If it seems like New York City is the master of building lose-lose situations, you might be onto something. 

If you dig a little deeper, you might also find that the de Blasio Administration has been at the forefront of nearly all of these innovations given under the pretense of improving city life. Again, you're not imagining things. 

The latest in these paradoxical developments is Mayor de Blasio's plan to add 15 miles of protected bike lanes to NYC streets by the end of 2016. 

WNYC also reported that de Blasio promised a total of 50 miles of physically protected bike lanes, but they were, for the first time ever, more concerned with quality than quantity. 

Shocking, really. 

According to Transportation Commissioner Polly Trottenberg, this seemingly inspired idea of quality was making sure of not only providing more room to roam, but to "make sure that those miles are in quality places where you’re making important connections."

In 2015, NYC saw 58 new miles of bike lanes, 12 of which were physically protected. What does it mean for a lane to be physically protected? It means that it can't be impeded upon. It means a raised median, or some kind of physical barrier that prevents cars from entering. 

Sounds good, right?

Well, for people on bikes, yeah, maybe it does. But that's a slippery slope. 


What these lanes don't account for is the trucks that make deliveries while sometimes parked in places ideal for these bike lanes. 

Ken Thorpe, CEO and chairman of the NY Trucking and Delivery Association told WNYC in an email that, "Contrary to popular belief, most trucking companies spend a significant amount of time and money in the attempt to have their vehicles park legally and safely." Don't we all?

"If the DOT would spend the same amount of money, time, resources and infrastructure on providing parking for trucks, necessary to moving our economy as they do to bikes, we would have safer streets." There you go, Ken. You, too, are onto something.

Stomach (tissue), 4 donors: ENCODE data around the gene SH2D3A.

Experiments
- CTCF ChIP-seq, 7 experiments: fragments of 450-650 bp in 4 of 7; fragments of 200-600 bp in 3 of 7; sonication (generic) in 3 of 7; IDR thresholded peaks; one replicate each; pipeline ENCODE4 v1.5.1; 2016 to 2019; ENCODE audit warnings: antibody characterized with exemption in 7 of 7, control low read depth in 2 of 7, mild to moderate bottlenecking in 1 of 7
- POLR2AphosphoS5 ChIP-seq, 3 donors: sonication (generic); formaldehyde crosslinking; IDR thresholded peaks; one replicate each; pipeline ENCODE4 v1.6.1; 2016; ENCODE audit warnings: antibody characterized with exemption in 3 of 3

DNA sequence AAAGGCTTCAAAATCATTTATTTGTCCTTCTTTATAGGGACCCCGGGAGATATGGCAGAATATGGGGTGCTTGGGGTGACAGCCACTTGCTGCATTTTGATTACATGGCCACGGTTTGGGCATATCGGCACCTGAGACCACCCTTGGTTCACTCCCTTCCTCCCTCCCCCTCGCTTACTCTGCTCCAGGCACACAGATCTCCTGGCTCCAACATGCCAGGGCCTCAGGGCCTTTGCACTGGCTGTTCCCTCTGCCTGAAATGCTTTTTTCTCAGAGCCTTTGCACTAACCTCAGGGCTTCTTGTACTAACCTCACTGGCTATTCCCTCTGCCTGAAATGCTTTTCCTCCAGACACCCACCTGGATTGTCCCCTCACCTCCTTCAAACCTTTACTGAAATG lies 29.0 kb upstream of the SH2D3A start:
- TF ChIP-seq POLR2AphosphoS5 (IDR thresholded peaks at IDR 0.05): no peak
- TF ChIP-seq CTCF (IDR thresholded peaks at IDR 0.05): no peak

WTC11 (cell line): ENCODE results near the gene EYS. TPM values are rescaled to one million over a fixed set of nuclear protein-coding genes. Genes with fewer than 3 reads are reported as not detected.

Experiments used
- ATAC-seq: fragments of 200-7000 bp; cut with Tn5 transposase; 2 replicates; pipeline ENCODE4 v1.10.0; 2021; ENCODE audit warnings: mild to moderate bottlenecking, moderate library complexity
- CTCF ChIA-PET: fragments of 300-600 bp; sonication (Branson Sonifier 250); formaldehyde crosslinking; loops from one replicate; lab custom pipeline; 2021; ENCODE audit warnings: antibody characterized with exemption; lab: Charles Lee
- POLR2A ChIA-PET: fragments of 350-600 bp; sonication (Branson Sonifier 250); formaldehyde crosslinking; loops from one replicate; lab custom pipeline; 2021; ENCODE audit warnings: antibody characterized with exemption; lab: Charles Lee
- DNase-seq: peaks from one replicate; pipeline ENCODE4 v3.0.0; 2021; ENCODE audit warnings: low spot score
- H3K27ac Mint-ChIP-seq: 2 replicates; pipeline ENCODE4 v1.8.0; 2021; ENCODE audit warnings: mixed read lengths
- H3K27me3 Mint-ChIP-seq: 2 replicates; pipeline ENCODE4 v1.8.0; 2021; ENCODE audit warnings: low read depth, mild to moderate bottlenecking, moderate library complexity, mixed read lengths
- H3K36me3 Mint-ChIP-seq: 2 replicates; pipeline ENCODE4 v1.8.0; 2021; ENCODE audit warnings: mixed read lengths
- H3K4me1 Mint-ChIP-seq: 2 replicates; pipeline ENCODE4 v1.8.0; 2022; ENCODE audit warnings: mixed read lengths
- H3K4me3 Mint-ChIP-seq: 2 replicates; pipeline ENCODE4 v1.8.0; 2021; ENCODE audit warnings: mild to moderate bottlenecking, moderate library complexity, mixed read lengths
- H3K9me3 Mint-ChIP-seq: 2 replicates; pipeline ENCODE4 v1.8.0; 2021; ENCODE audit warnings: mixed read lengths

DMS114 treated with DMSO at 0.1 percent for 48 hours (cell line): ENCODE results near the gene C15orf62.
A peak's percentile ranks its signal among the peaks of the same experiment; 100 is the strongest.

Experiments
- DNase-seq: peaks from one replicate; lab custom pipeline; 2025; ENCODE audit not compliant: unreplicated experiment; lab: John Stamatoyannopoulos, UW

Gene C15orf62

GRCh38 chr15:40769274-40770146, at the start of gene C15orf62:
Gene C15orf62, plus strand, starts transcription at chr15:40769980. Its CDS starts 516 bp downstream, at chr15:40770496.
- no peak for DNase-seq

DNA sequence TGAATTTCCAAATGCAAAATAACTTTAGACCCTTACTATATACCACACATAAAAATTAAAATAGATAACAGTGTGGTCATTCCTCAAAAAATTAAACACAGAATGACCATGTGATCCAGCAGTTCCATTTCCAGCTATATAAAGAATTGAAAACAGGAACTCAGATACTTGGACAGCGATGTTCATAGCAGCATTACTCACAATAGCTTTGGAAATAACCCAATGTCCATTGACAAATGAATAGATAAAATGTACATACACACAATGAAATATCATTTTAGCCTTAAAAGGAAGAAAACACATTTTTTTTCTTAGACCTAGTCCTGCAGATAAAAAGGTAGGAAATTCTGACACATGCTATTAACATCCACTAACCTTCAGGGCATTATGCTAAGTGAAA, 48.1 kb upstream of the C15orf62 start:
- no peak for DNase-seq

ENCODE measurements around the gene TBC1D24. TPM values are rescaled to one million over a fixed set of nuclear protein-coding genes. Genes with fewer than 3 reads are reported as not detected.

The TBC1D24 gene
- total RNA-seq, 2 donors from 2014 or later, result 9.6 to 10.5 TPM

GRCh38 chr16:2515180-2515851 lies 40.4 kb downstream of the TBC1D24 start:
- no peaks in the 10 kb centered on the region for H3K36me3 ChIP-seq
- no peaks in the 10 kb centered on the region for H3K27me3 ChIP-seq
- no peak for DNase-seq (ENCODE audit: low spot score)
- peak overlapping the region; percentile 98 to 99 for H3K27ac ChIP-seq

Not only does this bike-friendly initiative not address that aspect of it, but it also ignores the slippery-sloping, unintended consequences of giving people on bikes more freedom without some kind of accountability. 

If there are these vast stretches of protected bike lanes, it would stand to reason that this would dis-incentivize cyclists from using the other lanes, right? But what if they don't? 


via WNYC

All this does is give people on bikes more access to the roads without addressing their flagrant refusal to follow other common traffic laws.

What about cyclists going the wrong way down one-way streets? What about cyclists weaving in and out of crosswalks rather than acknowledging the right of way? Eh? 

Oh, and what of the costs here, de Blasio? 

Apparently, the average cost for these protected bike lanes is about $600,000 per lane-mile. 15 miles? That's upwards of $9 million, funds which, according to officials, are reimbursable by Federal funds. 

Awesome. Great. Between de Blasio's bike lanes and Cuomo's "The Future Is Now" approach to MTA reform, well, NYC's not really making progress. 

Check out MTA Will Expand Wi-Fi Service for When They Fail to Get You Anywhere.

[via WNYC.org] [Feature Image Courtesy PeopleForBikes.org]